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Wednesday, February 21, 2024

All rice farmers should get₧5K aid amid crisis–FFF

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THE Federation of Free Farmers (FFF) has called for the distribution of P5,000 cash aid to all rice farmers in the country, regardless of landholding, to help the industry cope with persisting production challenges.

FFF Chairman Leonardo Q. Montemayor said the Department of Agriculture (DA) should apply its rice financial assistance to all rice farmers regardless of their landholdings.

Montemayor argued that all rice farmers were affected by the drop in prices and spike in the costs of production inputs.

“Everyone was hurt with the entry of imported rice—not only those tilling 2 hectares or less. For the sake of equity, all those affected by the importation should benefit from the P5,000 income transfer,” Montemayor said in a virtual briefing organized by food security advocacy group Tugon Kabuhayan recently.

“If your farm size is more than 2 hectares, then you will be affected more by the drop in prices and expensive inputs because you have a larger harvest,” he added.

Under Republic Act 11589 or  the Cash Assistance for Filipino Farmers Act, rice farmers tilling 2 hectares and below shall receive P5,000, to be sourced from the annual rice tariff collections in excess of P10 billion.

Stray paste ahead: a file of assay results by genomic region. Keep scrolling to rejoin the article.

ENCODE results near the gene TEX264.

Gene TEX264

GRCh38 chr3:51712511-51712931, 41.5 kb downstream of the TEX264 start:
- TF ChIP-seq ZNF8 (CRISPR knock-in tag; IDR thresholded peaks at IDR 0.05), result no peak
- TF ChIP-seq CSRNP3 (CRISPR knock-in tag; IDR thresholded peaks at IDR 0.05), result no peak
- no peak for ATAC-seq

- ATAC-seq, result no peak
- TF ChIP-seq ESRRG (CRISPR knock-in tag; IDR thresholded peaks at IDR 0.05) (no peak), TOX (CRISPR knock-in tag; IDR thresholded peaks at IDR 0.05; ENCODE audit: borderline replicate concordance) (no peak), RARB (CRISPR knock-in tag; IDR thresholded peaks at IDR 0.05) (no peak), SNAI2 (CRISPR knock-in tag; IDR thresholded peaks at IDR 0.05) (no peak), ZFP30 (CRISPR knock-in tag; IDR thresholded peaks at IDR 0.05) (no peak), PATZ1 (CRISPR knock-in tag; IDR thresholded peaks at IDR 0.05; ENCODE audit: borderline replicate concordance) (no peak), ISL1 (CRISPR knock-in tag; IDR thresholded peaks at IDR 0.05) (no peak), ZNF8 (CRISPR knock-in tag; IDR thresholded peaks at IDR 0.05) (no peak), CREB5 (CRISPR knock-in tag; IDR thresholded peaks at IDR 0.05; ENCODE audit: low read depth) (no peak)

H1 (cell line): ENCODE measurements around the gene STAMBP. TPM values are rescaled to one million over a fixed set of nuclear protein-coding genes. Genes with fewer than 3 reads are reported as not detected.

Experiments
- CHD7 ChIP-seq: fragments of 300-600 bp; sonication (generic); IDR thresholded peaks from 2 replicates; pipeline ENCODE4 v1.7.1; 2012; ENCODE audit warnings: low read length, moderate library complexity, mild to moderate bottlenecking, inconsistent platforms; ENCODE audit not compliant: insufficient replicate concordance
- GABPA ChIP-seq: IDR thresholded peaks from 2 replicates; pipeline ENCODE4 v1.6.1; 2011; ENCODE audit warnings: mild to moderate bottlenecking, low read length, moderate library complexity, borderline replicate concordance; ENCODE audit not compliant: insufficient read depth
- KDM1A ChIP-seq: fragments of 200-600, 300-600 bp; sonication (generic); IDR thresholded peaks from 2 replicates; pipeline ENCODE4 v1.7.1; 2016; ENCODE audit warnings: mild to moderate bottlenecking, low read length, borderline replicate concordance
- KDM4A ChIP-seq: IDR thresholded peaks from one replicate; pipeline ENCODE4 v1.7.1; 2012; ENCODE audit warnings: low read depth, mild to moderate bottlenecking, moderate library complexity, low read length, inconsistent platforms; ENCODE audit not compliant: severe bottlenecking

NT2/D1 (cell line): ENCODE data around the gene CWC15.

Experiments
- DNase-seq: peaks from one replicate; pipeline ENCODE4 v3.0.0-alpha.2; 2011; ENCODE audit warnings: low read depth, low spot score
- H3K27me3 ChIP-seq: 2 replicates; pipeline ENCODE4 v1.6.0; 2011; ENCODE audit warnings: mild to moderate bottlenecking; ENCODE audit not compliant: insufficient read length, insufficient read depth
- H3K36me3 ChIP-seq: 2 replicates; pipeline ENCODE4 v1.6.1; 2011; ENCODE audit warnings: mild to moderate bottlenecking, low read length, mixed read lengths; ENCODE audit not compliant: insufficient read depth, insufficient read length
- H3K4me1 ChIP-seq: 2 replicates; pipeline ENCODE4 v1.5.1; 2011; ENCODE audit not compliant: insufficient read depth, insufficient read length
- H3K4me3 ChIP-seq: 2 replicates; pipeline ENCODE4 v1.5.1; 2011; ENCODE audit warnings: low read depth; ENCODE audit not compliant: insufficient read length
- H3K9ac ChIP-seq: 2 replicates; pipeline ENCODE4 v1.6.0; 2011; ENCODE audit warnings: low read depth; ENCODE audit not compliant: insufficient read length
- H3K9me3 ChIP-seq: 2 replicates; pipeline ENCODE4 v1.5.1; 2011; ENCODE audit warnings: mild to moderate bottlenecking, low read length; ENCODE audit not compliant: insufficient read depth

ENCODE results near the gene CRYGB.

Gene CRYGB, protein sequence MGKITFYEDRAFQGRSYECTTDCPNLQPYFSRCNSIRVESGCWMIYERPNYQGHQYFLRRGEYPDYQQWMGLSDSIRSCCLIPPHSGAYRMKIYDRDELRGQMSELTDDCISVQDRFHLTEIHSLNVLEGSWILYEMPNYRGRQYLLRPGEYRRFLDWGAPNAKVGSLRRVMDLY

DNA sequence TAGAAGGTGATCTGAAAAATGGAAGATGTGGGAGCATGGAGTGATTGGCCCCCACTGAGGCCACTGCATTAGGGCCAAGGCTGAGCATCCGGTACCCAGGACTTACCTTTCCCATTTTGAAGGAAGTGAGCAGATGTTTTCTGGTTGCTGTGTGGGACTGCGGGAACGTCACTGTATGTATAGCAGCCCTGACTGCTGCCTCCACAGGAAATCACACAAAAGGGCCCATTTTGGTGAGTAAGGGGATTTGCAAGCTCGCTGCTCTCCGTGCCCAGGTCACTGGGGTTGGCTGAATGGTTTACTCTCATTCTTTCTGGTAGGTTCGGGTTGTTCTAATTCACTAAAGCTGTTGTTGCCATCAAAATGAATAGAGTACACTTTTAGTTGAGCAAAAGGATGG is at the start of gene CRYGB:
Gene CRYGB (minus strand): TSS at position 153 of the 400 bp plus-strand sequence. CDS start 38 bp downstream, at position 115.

The Bureau of Customs (BOC) earlier revealed that the total rice tariff collections last year reached P22 billion, with P12 billion to be given to rice farmers as cash assistance.

In the same briefing, Tugon Kabuhayan said it will support the government in its efforts to curb agricultural smuggling in the country.

For one, the group called for the institutionalization of the inspectorate and enforcement group in the DA.

“The problem now is that the group that goes after smuggling is ad hoc, without personnel. We support the institutionalization of Assistant Secretary James Layug’s inspectorate and enforcement group in the DA,” the group said.

Montemayor, a former agriculture chief, emphasized that agricultural smuggling threatens Filipino consumers since they can cause the incursion of animal and plant diseases in the country.

“Aside from the impact on the revenue and production of local farmers and fisherfolk, human health and plant and animal safety are also affected by illegal imports. Ano ang dala nilang sakit? The [African swine fever] and cocolisap are most likely from smuggled goods,” Montemayor said.

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